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"Lasting Echo, the second full-length album from the Utah band Fictionist, is full of friendly pop-r..."Lasting Echo, the second full-length album from the Utah band Fictionist, is full of friendly pop-rock features and layered instrumentation marked by Wilco-esque guitars. The songs range from shimmering, quiet ballads (“Have Mercy”) to anthemic speaker-blowers (“Well Made Shadow”), and while the lyrical sentiments may be straightforward, the music itself is not. It winds through classic rock guitar riffs, prog-rock arrangements sparkling pianos and intricate rhythms, building up and breaking down like an ever-moving nomad across the album as a whole—even within individual songs." — Lindsey Lee
CD Baby Editor's Picks - Lasting Echo Review
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"Countless bands site Radiohead and Pink Floyd as influences. Few deliver on that promised sonic ass..."Countless bands site Radiohead and Pink Floyd as influences. Few deliver on that promised sonic association. Fictionist does not disappoint, though. Like those two iconic British bands, this Utah act blends moody, atmospheric rock with dark pop tendencies to create a lush album that gains strength from its balance of relaxed tones and tension. Singer Stuart Maxfield has a voice reminiscent of David Gilmour, understated and easy, but capable of soulful, scrappy energetic leaps. But Fictionist isn't a purely anglophile band, either. One can hear the influence of American acts like Wilco, Jim O'Rourke, and Sonic Youth as well, particularly in their blurty guitar interplay and their occasional forays into friendly barroom grooves sprinkled with more menacing noise elements on top." - Chris at CD Baby
1 Liner: Fictionist – Lasting Echo
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"On the band’s second release they have settled into a tempered rhythm that incorporates a southern ..."On the band’s second release they have settled into a tempered rhythm that incorporates a southern sound merged with classic rock influence. “Human Wings” and “Blue-Eyed Universe” immediately show the album’s attractiveness, while some of the other tracks take longer to get aquatinted with, though are just as good. Overall a record that sneaks up slowly, but ends up satisfying in every way."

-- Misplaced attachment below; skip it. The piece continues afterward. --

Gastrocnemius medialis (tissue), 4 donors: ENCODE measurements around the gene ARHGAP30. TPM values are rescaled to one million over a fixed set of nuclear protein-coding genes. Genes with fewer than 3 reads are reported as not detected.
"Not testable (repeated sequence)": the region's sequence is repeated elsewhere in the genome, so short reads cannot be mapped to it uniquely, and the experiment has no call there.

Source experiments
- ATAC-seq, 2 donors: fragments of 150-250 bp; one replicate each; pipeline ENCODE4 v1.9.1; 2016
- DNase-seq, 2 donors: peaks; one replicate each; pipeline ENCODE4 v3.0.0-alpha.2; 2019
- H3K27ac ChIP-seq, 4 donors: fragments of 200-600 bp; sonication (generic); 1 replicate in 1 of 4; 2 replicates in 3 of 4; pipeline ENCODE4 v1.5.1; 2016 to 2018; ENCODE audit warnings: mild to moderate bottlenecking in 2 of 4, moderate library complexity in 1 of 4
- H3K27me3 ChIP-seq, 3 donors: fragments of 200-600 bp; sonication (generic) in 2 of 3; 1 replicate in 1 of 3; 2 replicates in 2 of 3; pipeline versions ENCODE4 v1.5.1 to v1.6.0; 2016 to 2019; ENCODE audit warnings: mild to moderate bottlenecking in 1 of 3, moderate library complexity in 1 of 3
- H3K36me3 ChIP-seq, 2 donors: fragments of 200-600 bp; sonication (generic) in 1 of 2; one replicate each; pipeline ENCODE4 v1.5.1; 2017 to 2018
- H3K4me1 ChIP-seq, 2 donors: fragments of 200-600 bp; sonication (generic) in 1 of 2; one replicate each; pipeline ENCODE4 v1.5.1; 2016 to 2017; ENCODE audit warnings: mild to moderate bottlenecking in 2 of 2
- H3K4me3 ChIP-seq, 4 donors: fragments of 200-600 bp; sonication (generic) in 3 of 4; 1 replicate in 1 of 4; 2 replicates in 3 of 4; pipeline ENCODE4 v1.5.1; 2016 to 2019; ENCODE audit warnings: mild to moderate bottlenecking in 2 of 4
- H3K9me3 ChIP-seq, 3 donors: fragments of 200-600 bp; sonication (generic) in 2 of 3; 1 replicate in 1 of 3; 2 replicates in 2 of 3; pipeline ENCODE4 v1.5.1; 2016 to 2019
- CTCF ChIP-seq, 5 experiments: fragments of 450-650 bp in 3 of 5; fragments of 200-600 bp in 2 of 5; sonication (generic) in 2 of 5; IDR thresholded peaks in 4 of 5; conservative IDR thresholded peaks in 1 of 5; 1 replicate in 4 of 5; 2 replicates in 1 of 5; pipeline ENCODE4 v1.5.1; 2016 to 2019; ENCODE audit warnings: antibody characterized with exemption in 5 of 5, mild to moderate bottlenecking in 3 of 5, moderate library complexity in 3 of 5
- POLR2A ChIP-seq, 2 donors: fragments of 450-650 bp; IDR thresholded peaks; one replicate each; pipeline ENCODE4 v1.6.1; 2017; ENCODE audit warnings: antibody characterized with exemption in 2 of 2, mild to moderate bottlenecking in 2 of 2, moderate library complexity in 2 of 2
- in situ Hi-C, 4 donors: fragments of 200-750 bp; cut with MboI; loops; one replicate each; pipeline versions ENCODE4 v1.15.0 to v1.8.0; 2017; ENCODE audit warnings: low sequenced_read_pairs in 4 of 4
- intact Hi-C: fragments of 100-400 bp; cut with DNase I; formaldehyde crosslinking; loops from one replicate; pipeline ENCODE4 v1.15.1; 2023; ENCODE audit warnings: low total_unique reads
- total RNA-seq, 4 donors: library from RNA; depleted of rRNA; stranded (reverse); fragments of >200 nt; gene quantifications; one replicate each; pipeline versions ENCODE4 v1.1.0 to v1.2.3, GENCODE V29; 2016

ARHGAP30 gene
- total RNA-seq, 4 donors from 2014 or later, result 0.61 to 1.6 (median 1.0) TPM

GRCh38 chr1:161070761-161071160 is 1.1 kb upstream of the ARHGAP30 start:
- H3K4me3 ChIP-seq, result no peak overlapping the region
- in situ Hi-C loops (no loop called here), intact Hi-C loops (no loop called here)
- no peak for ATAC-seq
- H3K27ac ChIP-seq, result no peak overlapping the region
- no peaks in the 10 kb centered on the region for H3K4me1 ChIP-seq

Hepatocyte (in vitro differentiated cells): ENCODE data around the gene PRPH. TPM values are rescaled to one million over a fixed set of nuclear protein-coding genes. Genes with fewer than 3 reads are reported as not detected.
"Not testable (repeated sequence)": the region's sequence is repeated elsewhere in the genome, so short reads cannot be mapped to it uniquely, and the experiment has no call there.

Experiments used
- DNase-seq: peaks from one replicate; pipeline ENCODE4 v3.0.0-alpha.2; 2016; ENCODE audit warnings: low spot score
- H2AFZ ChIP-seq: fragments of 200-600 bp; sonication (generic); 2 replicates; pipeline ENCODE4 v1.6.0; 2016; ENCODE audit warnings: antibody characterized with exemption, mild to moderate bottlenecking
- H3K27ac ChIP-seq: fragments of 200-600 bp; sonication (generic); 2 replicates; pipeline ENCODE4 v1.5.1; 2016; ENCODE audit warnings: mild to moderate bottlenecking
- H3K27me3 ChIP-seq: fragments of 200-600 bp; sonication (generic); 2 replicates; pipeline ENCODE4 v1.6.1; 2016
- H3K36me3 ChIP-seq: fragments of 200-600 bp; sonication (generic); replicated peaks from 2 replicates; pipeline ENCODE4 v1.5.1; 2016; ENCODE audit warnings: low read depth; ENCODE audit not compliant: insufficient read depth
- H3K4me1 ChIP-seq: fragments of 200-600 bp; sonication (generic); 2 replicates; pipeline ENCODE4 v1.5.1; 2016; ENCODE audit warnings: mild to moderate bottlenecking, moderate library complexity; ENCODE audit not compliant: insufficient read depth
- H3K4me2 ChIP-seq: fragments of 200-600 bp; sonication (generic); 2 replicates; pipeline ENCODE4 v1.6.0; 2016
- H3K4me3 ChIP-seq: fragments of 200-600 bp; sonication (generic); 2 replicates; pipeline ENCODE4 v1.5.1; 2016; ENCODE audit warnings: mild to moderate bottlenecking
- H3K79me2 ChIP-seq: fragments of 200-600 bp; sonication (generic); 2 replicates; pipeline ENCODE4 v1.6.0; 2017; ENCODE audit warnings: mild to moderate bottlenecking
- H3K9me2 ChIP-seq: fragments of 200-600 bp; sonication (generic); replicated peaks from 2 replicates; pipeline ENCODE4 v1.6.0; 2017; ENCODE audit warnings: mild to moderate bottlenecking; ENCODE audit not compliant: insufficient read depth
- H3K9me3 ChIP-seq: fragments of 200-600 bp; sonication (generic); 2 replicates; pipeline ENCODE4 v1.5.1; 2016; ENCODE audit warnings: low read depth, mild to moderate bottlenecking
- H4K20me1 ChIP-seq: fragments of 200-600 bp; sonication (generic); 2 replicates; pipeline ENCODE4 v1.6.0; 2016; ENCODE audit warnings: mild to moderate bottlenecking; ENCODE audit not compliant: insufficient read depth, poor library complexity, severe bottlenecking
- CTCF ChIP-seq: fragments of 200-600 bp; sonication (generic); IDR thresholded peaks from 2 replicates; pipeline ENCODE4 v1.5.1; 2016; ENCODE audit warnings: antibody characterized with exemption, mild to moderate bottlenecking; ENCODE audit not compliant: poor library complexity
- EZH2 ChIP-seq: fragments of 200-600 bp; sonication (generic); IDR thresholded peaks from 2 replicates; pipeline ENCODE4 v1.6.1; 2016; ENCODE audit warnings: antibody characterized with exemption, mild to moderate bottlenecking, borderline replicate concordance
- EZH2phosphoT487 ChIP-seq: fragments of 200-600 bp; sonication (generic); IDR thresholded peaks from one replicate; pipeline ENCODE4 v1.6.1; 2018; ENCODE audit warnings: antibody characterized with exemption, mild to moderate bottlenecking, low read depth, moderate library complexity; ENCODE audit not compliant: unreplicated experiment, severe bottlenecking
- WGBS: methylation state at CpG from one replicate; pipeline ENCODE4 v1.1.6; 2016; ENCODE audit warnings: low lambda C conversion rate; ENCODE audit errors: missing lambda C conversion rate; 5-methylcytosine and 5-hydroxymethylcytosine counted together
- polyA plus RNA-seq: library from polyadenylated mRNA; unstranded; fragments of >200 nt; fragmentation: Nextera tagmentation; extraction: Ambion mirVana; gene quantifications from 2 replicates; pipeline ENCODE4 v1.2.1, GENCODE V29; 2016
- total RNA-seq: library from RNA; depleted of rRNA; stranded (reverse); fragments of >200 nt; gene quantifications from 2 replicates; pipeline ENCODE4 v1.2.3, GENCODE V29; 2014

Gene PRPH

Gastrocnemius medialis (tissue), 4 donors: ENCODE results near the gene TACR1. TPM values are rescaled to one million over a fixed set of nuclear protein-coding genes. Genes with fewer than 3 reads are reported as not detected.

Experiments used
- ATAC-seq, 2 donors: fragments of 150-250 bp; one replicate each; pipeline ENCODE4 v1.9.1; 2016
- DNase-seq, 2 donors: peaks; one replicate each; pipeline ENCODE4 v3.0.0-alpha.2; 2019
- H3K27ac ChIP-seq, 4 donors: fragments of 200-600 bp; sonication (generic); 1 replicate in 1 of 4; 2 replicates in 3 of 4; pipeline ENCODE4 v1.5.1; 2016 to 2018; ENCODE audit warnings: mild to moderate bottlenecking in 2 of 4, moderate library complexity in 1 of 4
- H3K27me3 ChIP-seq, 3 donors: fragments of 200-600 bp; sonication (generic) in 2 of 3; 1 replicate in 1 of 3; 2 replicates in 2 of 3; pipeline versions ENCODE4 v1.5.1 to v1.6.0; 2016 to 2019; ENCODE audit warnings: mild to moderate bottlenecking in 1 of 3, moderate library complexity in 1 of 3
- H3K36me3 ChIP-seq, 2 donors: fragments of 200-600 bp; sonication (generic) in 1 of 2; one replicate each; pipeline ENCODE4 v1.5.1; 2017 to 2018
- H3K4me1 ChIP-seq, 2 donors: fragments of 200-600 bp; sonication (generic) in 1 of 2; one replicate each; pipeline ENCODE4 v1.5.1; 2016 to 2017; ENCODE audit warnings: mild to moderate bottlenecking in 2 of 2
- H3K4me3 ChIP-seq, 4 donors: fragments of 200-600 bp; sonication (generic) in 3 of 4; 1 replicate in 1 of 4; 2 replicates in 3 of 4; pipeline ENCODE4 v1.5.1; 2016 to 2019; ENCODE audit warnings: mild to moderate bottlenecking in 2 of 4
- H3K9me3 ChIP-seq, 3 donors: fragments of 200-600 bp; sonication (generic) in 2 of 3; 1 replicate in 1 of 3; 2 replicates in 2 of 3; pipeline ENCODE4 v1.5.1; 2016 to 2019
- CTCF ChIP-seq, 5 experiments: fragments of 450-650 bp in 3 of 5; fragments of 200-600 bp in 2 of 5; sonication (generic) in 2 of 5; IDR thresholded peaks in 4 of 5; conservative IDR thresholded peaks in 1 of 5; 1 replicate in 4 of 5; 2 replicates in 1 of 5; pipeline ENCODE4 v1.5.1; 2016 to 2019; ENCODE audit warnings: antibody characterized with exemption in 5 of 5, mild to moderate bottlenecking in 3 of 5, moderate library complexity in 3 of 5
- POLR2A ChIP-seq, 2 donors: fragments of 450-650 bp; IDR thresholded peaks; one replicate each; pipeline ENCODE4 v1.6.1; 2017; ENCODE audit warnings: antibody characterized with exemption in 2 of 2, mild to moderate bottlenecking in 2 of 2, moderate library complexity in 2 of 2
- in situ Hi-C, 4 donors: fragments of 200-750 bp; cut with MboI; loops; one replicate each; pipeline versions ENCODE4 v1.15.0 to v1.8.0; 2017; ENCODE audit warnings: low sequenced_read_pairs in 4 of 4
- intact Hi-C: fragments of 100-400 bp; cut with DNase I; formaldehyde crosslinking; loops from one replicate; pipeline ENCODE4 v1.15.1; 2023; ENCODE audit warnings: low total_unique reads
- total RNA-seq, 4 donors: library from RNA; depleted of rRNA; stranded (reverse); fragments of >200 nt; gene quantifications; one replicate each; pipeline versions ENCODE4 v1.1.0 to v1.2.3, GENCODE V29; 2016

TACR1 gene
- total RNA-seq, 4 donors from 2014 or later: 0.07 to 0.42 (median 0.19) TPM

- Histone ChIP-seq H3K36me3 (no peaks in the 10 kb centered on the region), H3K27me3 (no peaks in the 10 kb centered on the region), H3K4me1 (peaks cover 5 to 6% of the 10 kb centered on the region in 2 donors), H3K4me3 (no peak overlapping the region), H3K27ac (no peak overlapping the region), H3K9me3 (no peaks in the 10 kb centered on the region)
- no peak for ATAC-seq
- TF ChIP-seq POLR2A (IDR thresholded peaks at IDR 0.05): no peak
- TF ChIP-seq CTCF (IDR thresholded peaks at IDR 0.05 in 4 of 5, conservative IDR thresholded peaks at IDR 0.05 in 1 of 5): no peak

CD Baby Editor's Review - Invisible Hand
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"With six members in its fold, this Salt Lake City outfit sees endless possibilities in their sound,..."With six members in its fold, this Salt Lake City outfit sees endless possibilities in their sound, and they do a stunning job of realizing those visions. On "Noisy Birds," the opening track on this 11-song disc, they start easy, employing piano and semi-muted guitar over chirping sound effects. The vocals mirror the feel, entering in an initially delicate fashion, but hinting at a continuous stirring that eventually breaks the song wide open. Three minutes later, everything is swirling: the drums are rumbling along with the bass, that opening guitar is sprawled out and flying, and the sparse chirps have made way for encircling strings sounds. The sum of all the parts is grand, but it's never busy or overwhelming, and the same can be said for the rest of the record. These songs are mapped out exquisitely, with each player knowing his role, whether it be in a rhythmic vamp or a death-defying solo. For a prime example, make sure to check out the ethereally flowing closer, "Song for B."
Local Releases: Fictionist, Shark Speed, The Continentals